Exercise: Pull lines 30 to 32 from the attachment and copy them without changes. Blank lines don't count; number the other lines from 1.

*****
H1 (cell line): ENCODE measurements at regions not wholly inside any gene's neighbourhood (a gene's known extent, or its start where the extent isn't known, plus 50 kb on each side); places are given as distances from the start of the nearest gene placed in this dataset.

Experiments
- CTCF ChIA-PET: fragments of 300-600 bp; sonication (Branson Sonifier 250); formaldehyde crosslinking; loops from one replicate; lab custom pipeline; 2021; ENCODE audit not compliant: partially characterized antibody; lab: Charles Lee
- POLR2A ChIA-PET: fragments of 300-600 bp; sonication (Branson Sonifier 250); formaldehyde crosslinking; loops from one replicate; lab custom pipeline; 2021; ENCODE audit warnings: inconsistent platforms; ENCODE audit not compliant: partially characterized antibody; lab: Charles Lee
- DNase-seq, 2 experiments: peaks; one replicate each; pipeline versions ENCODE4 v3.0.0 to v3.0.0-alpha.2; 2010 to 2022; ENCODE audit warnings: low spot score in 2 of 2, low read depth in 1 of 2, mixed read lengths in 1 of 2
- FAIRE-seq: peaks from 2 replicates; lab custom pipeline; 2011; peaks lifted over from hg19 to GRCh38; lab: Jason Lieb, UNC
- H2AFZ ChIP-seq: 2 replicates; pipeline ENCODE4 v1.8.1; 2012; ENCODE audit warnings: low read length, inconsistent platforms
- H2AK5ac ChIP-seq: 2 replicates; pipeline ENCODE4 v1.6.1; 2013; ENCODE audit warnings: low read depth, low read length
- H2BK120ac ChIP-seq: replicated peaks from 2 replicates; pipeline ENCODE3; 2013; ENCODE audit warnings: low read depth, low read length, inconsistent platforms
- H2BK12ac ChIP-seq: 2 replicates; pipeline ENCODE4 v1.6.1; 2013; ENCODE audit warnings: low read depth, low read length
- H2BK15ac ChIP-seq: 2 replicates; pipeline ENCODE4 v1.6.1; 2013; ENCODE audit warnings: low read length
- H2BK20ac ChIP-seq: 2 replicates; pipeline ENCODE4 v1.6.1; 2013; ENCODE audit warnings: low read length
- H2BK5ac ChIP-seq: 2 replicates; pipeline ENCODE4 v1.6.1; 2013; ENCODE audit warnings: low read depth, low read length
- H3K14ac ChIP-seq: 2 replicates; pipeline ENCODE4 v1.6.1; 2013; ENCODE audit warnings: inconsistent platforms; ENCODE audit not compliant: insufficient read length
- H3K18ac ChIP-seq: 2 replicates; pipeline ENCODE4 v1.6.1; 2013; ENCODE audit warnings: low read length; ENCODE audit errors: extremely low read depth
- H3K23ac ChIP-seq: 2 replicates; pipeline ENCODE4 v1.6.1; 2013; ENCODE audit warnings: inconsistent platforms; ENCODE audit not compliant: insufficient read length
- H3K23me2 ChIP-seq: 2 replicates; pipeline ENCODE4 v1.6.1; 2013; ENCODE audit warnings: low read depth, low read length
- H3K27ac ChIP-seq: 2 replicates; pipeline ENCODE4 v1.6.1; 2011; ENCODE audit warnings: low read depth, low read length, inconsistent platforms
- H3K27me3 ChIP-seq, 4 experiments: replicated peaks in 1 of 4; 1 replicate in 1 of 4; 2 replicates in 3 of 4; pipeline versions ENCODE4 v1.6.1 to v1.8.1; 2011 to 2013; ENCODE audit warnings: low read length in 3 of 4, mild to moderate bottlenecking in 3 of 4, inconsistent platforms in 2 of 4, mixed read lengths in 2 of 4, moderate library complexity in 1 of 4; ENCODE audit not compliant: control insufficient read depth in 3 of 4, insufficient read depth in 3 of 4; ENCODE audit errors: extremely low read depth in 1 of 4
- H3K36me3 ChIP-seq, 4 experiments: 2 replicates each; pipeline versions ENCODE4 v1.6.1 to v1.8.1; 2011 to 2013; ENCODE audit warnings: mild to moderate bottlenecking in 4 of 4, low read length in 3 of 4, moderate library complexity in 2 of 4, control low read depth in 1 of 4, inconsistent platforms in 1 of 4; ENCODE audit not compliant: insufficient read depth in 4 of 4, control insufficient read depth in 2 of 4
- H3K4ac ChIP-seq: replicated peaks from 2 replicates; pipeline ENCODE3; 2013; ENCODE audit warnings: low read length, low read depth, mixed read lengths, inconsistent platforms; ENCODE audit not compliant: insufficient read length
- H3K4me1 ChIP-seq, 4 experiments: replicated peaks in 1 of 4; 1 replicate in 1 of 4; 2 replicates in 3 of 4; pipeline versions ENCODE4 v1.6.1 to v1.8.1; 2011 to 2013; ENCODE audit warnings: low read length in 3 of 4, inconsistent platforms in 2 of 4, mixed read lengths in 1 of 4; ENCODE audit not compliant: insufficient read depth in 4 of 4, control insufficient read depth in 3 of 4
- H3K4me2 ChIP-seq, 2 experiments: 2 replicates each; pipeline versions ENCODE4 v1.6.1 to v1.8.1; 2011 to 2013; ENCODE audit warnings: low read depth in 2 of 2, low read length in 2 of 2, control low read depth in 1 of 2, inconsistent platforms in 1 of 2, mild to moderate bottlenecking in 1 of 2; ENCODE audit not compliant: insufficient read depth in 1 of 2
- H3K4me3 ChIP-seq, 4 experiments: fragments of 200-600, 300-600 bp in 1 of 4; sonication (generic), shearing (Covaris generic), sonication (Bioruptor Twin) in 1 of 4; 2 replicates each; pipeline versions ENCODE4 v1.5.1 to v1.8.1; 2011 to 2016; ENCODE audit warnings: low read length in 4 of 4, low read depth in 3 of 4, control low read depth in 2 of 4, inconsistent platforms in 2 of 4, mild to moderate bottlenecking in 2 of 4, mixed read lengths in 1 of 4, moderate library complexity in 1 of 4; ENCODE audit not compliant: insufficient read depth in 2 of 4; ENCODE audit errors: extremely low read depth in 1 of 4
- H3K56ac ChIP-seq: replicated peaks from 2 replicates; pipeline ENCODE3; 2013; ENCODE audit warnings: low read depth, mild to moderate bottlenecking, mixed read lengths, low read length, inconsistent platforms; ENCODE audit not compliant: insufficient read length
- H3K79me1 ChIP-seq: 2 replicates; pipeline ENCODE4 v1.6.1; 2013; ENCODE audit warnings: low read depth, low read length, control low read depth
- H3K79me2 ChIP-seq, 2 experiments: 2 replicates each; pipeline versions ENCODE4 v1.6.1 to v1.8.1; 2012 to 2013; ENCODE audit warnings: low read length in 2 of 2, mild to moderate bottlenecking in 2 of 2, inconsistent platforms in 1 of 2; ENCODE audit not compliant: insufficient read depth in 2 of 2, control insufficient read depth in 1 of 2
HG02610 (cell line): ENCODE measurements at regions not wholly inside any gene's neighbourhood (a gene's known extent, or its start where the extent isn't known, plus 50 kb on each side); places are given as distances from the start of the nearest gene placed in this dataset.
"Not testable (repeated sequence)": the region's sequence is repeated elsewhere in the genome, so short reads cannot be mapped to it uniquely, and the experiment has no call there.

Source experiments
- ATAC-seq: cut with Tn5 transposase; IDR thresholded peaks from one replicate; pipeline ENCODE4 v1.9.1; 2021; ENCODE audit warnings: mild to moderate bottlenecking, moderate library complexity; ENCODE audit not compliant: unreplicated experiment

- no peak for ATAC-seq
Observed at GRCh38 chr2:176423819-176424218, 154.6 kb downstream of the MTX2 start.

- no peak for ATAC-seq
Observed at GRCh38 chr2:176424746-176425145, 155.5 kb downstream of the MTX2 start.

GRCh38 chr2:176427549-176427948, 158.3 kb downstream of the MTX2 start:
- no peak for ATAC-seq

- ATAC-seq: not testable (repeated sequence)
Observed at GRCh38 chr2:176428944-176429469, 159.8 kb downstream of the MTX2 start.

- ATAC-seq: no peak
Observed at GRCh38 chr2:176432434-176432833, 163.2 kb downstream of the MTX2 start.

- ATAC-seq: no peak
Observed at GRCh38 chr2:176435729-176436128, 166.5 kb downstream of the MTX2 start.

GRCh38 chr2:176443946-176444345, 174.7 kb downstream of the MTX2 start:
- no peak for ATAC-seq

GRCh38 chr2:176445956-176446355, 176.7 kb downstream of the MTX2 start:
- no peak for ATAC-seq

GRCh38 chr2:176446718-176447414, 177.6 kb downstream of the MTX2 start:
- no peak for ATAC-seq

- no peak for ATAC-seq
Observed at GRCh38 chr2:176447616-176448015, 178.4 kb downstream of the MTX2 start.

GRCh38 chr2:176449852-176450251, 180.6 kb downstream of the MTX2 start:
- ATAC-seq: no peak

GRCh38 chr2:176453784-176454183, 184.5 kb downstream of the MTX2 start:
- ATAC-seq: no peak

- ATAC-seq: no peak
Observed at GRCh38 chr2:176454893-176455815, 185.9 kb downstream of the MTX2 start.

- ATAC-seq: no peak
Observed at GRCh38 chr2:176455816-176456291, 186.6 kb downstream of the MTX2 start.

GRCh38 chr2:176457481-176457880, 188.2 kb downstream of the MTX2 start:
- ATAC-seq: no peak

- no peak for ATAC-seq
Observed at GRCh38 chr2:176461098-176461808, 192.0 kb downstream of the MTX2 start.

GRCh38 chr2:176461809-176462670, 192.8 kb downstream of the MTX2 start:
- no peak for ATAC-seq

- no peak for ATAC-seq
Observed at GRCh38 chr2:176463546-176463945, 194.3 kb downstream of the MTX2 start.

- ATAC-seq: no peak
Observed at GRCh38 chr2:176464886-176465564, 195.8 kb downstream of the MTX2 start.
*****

Source experiments
- ATAC-seq: cut with Tn5 transposase; IDR thresholded peaks from one replicate; pipeline ENCODE4 v1.9.1; 2021; ENCODE audit warnings: mild to moderate bottlenecking, moderate library complexity; ENCODE audit not compliant: unreplicated experiment

- no peak for ATAC-seq